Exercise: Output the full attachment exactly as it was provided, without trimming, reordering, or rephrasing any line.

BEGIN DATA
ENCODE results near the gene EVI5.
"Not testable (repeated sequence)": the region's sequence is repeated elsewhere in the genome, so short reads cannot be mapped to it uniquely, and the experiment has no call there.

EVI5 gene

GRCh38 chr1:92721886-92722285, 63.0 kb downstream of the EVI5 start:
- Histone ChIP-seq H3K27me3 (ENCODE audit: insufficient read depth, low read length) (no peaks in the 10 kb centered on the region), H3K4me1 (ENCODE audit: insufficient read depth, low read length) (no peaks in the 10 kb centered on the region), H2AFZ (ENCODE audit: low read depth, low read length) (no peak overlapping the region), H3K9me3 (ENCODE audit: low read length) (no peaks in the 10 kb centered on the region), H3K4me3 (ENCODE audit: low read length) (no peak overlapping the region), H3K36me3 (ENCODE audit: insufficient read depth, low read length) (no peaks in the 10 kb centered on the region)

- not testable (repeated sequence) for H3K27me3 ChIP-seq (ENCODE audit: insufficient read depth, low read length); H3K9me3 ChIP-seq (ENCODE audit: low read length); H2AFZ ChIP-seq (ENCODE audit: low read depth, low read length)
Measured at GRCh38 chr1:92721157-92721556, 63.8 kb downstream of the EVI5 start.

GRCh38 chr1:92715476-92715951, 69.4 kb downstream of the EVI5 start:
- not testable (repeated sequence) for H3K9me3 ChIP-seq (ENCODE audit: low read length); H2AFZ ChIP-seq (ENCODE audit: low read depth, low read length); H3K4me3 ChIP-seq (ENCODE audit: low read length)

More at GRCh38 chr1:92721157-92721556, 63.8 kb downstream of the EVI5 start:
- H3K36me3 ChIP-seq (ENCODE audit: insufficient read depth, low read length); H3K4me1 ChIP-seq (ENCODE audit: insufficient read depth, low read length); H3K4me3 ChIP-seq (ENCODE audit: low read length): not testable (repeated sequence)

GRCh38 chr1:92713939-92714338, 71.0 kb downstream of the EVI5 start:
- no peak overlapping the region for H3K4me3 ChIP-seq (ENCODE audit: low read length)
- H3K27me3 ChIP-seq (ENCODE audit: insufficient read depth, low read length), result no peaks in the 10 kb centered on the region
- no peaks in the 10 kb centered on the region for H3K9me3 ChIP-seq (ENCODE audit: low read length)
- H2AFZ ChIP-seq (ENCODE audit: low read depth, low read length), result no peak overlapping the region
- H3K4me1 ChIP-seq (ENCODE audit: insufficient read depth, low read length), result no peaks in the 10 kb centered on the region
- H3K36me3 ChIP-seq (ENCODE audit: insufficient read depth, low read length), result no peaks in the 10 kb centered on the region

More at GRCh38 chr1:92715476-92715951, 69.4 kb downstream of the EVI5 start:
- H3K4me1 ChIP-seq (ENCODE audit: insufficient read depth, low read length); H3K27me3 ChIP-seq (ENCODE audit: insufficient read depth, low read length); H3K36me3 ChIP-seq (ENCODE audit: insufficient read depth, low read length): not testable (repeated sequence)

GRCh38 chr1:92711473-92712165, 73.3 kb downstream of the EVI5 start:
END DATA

ENCODE results near the gene EVI5.
"Not testable (repeated sequence)": the region's sequence is repeated elsewhere in the genome, so short reads cannot be mapped to it uniquely, and the experiment has no call there.

EVI5 gene

GRCh38 chr1:92721886-92722285, 63.0 kb downstream of the EVI5 start:
- Histone ChIP-seq H3K27me3 (ENCODE audit: insufficient read depth, low read length) (no peaks in the 10 kb centered on the region), H3K4me1 (ENCODE audit: insufficient read depth, low read length) (no peaks in the 10 kb centered on the region), H2AFZ (ENCODE audit: low read depth, low read length) (no peak overlapping the region), H3K9me3 (ENCODE audit: low read length) (no peaks in the 10 kb centered on the region), H3K4me3 (ENCODE audit: low read length) (no peak overlapping the region), H3K36me3 (ENCODE audit: insufficient read depth, low read length) (no peaks in the 10 kb centered on the region)

- not testable (repeated sequence) for H3K27me3 ChIP-seq (ENCODE audit: insufficient read depth, low read length); H3K9me3 ChIP-seq (ENCODE audit: low read length); H2AFZ ChIP-seq (ENCODE audit: low read depth, low read length)
Measured at GRCh38 chr1:92721157-92721556, 63.8 kb downstream of the EVI5 start.

GRCh38 chr1:92715476-92715951, 69.4 kb downstream of the EVI5 start:
- not testable (repeated sequence) for H3K9me3 ChIP-seq (ENCODE audit: low read length); H2AFZ ChIP-seq (ENCODE audit: low read depth, low read length); H3K4me3 ChIP-seq (ENCODE audit: low read length)

More at GRCh38 chr1:92721157-92721556, 63.8 kb downstream of the EVI5 start:
- H3K36me3 ChIP-seq (ENCODE audit: insufficient read depth, low read length); H3K4me1 ChIP-seq (ENCODE audit: insufficient read depth, low read length); H3K4me3 ChIP-seq (ENCODE audit: low read length): not testable (repeated sequence)

GRCh38 chr1:92713939-92714338, 71.0 kb downstream of the EVI5 start:
- no peak overlapping the region for H3K4me3 ChIP-seq (ENCODE audit: low read length)
- H3K27me3 ChIP-seq (ENCODE audit: insufficient read depth, low read length), result no peaks in the 10 kb centered on the region
- no peaks in the 10 kb centered on the region for H3K9me3 ChIP-seq (ENCODE audit: low read length)
- H2AFZ ChIP-seq (ENCODE audit: low read depth, low read length), result no peak overlapping the region
- H3K4me1 ChIP-seq (ENCODE audit: insufficient read depth, low read length), result no peaks in the 10 kb centered on the region
- H3K36me3 ChIP-seq (ENCODE audit: insufficient read depth, low read length), result no peaks in the 10 kb centered on the region

More at GRCh38 chr1:92715476-92715951, 69.4 kb downstream of the EVI5 start:
- H3K4me1 ChIP-seq (ENCODE audit: insufficient read depth, low read length); H3K27me3 ChIP-seq (ENCODE audit: insufficient read depth, low read length); H3K36me3 ChIP-seq (ENCODE audit: insufficient read depth, low read length): not testable (repeated sequence)

GRCh38 chr1:92711473-92712165, 73.3 kb downstream of the EVI5 start: